Solid tumours, if left untreated, will often progress to metastatic tumours [6]. This is puzzling from an evolutionary perspective. Unlike other hallmarks of cancer such as apoptosis resistance, evasion of growth suppression, or replicative immortality [7], metastasis is not immediately concerned with cell survival or reproduction and appears to have no inherent selective value within a tumour [8]. Nor does motility ensure cell fitness outside the original tumour: of the estimated 106–107 cells that emigrate daily from a developed neoplasm [9], the vast majority die rather than initiating secondary tumours.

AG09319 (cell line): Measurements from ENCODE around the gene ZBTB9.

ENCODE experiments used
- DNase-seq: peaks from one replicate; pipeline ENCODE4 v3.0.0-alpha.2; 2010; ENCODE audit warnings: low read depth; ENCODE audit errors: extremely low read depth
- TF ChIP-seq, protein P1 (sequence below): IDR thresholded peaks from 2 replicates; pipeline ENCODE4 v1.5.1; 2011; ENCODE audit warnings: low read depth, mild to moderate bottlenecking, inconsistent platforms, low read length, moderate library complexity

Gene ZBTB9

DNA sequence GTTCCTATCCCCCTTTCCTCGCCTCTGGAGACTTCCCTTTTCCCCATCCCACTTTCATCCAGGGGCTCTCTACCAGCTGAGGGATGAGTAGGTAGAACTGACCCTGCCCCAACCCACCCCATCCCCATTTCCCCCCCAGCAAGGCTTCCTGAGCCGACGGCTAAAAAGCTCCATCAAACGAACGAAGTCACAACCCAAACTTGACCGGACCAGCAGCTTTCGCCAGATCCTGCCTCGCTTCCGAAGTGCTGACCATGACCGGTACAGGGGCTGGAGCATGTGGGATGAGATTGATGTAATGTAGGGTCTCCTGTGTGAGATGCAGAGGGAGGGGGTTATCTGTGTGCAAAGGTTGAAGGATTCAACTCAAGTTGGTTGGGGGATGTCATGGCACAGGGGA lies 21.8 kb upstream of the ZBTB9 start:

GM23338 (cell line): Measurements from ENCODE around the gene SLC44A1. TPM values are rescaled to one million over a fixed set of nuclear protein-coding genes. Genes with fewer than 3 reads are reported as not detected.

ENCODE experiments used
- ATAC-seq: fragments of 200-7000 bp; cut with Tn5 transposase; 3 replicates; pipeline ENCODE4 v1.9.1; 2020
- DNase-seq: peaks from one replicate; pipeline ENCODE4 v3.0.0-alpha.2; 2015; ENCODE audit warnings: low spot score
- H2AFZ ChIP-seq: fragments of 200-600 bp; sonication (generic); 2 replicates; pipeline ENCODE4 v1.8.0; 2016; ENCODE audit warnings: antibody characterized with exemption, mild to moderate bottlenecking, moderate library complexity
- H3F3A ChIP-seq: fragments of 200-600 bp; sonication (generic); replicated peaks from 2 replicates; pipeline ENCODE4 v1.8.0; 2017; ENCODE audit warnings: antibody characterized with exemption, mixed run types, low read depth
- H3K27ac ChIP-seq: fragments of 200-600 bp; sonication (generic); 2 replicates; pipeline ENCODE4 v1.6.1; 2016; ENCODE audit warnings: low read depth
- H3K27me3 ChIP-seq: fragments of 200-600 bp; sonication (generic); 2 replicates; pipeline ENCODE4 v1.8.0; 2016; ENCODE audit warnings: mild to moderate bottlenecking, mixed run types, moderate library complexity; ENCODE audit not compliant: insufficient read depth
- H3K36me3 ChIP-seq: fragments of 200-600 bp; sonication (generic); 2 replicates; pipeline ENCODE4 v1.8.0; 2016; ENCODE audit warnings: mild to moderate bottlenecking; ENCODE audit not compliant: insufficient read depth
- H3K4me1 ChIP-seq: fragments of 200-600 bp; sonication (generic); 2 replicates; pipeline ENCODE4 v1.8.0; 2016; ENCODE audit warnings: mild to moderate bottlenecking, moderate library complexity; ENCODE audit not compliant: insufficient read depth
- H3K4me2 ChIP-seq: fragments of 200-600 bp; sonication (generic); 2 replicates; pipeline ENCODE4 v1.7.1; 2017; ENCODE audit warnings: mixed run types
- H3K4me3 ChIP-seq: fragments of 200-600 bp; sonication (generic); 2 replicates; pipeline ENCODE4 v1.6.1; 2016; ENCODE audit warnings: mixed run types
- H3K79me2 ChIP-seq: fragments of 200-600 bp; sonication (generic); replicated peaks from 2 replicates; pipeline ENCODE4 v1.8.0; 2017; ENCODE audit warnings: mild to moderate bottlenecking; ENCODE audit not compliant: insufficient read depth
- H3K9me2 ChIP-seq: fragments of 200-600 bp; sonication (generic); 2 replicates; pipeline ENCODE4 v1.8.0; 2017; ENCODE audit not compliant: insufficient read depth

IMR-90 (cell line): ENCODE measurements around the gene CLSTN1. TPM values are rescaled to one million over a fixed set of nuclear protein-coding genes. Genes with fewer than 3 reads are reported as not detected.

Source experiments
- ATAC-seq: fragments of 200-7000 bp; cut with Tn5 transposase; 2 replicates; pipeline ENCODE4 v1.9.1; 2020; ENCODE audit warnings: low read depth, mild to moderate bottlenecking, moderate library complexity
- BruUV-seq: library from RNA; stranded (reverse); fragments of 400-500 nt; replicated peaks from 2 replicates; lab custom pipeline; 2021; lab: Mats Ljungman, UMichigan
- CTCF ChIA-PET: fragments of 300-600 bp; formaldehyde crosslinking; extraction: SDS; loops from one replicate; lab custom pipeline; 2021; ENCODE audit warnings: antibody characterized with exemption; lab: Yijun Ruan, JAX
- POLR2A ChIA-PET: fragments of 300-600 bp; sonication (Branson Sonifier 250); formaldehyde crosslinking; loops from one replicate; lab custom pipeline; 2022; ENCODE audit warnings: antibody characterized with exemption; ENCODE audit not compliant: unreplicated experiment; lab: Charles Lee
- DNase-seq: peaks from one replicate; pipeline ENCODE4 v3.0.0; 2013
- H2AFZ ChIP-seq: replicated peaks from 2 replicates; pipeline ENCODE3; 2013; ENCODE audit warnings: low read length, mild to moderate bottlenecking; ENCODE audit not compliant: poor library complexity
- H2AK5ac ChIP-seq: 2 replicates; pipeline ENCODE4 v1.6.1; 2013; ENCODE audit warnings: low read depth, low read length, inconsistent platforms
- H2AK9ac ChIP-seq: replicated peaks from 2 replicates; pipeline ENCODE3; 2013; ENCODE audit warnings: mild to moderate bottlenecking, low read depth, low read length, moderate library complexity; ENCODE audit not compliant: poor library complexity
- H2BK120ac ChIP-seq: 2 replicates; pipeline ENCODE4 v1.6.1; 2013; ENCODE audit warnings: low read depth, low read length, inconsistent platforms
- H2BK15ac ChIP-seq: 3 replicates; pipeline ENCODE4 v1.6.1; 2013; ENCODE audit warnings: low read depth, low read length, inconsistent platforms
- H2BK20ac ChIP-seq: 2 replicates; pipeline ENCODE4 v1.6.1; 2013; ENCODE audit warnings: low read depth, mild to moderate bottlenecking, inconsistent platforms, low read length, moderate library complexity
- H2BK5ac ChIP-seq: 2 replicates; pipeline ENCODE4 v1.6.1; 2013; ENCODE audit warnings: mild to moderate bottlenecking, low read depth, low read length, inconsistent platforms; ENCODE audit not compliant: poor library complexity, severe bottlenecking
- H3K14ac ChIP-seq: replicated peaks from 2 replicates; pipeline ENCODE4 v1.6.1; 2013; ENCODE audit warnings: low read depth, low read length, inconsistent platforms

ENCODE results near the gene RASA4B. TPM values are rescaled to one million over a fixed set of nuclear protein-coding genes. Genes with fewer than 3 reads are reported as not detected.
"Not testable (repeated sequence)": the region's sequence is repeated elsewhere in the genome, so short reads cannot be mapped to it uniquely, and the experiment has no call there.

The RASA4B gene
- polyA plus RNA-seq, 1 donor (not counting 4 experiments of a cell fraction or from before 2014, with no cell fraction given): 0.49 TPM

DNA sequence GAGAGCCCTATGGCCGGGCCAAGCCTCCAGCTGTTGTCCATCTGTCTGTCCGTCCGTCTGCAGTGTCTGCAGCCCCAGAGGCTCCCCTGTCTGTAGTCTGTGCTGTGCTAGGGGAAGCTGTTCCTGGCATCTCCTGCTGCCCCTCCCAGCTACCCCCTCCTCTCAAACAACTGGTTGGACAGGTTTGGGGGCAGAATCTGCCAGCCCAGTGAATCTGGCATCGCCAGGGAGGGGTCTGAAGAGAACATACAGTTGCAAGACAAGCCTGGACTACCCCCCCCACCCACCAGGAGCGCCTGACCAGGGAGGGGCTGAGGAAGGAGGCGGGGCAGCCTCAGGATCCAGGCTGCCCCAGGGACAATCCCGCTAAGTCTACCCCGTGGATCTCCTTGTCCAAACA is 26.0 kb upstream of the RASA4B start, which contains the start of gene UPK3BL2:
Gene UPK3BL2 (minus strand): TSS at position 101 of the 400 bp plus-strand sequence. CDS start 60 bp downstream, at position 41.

One potential solution to this evolutionary paradox is suggested by an analogy between metastasis and ecological dispersal [10]: an indirect benefit accrues to dispersers if the source population consists of closely related individuals competing for scarce resources [11]. This key prediction was tested in bacterial populations where relatedness between spreading and non-spreading mutants was experimentally manipulated [12]. This study concluded that populations of spreading cells that dispersed further increased distances between competitors and therefore reduced overall cell-cell competition. The consequence being that even under very high costs of dispersal, clonal populations of spreading bacteria were more fit compared to a mixed (low related) population. Therefore, the benefit to moving away from the primary tumour is two-fold: (i) the small proportion of dispersers that successfully colonise a new site will face less competition and reach untapped resources to facilitate rapid growth; and, (ii) by moving away, the cell is reducing competition between its clonemates at the primary tumour site. By increasing the fitness of its clonemates, who will leave more descendants, the disperser is indirectly increasing its own fitness – even if it perishes and fails to establish a metastatic tumour elsewhere [13].